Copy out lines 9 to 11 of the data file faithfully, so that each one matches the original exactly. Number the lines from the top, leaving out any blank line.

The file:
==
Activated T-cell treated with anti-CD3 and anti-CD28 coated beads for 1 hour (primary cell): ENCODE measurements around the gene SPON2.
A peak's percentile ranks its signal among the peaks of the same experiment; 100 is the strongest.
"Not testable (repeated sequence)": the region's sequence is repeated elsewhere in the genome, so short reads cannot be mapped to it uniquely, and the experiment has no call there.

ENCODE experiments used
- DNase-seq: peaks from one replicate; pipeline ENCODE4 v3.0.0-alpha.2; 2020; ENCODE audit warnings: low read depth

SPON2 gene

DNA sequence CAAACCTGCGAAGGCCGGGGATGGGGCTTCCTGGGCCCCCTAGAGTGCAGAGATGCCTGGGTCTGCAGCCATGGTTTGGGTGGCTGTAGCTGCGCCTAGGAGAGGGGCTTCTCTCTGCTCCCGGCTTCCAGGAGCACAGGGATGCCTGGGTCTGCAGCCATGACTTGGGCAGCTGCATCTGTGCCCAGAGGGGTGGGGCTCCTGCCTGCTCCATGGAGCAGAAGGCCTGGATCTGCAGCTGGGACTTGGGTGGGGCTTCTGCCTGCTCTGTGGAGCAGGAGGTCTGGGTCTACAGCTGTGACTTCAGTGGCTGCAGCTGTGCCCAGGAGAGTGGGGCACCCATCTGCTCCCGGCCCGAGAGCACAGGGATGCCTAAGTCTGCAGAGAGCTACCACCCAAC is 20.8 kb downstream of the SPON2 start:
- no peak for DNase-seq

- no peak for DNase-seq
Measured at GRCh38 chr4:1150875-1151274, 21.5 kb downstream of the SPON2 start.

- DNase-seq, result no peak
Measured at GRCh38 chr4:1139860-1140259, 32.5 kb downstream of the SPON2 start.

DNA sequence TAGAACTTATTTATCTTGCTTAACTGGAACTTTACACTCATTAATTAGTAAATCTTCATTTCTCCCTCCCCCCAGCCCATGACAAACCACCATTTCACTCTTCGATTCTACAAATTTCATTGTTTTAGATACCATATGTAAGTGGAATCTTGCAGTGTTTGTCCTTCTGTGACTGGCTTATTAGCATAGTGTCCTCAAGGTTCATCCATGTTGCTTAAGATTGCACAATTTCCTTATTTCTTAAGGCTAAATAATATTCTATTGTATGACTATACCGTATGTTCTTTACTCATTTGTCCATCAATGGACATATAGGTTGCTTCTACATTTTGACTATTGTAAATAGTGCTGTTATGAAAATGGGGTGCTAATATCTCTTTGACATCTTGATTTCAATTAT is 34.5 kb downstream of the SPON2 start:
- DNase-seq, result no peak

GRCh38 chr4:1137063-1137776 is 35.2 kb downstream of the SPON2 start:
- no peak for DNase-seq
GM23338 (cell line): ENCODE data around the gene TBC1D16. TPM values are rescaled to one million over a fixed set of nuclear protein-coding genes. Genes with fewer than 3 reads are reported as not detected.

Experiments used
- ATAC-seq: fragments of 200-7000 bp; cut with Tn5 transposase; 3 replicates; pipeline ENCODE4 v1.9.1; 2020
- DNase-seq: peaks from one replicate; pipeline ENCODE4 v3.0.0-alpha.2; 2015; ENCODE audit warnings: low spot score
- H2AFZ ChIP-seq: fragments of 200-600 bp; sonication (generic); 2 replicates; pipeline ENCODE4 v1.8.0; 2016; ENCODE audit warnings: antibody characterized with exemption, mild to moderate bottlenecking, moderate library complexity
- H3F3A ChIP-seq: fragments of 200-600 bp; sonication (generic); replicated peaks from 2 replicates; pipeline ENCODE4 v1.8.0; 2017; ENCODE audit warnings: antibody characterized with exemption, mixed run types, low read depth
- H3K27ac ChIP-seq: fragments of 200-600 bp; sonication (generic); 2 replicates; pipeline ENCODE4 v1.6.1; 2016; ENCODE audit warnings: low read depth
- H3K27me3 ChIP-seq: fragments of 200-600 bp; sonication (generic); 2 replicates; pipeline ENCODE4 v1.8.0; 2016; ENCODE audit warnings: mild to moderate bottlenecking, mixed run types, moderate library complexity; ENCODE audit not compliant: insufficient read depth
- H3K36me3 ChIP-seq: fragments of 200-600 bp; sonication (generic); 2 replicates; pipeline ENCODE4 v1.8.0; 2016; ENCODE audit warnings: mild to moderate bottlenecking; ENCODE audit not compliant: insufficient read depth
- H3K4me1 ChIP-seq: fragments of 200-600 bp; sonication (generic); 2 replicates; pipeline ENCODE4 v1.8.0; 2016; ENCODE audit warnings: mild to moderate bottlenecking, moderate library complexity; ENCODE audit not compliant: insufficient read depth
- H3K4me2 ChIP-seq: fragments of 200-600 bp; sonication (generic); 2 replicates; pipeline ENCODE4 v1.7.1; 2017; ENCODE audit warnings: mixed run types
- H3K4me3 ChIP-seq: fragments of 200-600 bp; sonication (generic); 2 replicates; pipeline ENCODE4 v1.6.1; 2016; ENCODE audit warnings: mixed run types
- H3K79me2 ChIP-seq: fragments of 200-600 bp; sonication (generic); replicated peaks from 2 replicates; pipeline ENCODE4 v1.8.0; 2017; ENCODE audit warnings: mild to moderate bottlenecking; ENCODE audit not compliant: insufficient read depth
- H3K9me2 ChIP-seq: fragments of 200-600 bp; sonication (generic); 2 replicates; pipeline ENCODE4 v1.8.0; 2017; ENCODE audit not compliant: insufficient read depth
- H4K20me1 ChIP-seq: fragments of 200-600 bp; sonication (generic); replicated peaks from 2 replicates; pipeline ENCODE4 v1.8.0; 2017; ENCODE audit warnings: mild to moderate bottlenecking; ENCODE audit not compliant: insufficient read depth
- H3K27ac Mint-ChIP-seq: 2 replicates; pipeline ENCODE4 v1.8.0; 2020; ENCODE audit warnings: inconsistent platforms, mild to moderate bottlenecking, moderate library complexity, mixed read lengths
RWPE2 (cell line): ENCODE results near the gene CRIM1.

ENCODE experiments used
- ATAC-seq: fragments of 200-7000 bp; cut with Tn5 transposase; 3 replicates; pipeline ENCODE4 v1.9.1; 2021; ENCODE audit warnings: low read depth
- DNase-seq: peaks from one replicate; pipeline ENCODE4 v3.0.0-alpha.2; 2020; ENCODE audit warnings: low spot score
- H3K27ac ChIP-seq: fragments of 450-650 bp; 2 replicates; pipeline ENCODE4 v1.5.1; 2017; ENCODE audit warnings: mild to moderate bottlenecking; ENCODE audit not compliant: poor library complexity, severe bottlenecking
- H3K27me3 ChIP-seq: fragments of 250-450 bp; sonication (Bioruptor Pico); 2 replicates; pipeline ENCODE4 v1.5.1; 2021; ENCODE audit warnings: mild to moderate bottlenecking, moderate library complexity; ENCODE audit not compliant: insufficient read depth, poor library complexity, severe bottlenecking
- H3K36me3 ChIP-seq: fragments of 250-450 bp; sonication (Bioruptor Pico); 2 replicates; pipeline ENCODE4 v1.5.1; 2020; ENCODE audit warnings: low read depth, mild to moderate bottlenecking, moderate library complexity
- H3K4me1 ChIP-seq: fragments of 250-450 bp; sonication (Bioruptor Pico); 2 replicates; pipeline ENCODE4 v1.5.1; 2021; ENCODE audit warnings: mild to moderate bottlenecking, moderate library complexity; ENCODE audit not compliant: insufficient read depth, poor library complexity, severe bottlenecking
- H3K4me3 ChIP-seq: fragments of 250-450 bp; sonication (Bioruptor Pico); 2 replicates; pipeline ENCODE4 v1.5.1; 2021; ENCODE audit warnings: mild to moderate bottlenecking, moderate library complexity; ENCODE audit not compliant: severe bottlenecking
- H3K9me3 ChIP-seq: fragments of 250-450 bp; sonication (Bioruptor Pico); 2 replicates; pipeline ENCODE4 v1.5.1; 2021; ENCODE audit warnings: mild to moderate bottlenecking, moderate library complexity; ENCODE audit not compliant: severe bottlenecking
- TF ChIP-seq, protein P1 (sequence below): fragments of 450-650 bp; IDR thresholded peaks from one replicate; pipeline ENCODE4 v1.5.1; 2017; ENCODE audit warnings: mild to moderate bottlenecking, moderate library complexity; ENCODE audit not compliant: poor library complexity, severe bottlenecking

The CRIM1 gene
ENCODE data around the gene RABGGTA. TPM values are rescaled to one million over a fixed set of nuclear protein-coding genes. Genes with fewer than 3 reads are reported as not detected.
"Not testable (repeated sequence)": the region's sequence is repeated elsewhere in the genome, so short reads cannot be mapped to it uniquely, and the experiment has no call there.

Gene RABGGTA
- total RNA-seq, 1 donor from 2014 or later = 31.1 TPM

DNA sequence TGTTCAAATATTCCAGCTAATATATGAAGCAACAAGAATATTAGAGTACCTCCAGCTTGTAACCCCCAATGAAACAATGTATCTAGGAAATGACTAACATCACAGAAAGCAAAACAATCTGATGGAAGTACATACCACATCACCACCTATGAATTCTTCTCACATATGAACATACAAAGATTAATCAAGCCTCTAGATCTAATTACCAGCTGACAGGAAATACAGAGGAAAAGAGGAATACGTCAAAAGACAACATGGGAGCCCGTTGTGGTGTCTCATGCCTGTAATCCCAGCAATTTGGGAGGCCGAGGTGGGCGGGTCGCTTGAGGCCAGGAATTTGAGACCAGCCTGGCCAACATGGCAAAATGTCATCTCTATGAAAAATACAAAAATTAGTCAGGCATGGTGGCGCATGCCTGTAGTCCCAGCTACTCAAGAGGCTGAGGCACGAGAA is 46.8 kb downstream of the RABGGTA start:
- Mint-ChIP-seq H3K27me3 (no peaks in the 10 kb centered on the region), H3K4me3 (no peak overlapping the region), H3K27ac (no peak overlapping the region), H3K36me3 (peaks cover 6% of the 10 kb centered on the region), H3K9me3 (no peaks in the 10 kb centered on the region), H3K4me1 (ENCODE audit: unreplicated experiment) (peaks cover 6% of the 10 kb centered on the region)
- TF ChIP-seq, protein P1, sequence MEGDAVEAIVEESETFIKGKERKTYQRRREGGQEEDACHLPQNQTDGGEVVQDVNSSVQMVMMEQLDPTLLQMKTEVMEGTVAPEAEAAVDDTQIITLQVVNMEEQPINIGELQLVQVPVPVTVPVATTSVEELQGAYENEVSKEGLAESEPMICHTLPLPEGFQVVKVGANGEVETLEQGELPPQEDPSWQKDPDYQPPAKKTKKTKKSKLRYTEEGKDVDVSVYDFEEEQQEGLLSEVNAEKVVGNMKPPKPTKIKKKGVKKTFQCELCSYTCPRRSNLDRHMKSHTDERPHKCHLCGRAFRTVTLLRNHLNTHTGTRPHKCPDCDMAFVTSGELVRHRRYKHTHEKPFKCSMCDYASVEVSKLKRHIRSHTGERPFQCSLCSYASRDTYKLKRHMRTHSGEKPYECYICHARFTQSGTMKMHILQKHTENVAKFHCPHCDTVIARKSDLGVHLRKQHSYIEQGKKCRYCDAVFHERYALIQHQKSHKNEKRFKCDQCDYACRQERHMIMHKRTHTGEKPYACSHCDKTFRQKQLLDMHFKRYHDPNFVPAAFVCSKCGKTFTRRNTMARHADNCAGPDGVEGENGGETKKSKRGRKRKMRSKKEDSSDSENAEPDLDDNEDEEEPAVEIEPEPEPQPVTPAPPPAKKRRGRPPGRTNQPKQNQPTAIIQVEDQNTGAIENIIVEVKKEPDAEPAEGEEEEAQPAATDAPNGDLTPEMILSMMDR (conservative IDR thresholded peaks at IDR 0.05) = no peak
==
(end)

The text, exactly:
- no peak for DNase-seq
Measured at GRCh38 chr4:1150875-1151274, 21.5 kb downstream of the SPON2 start.

- DNase-seq, result no peak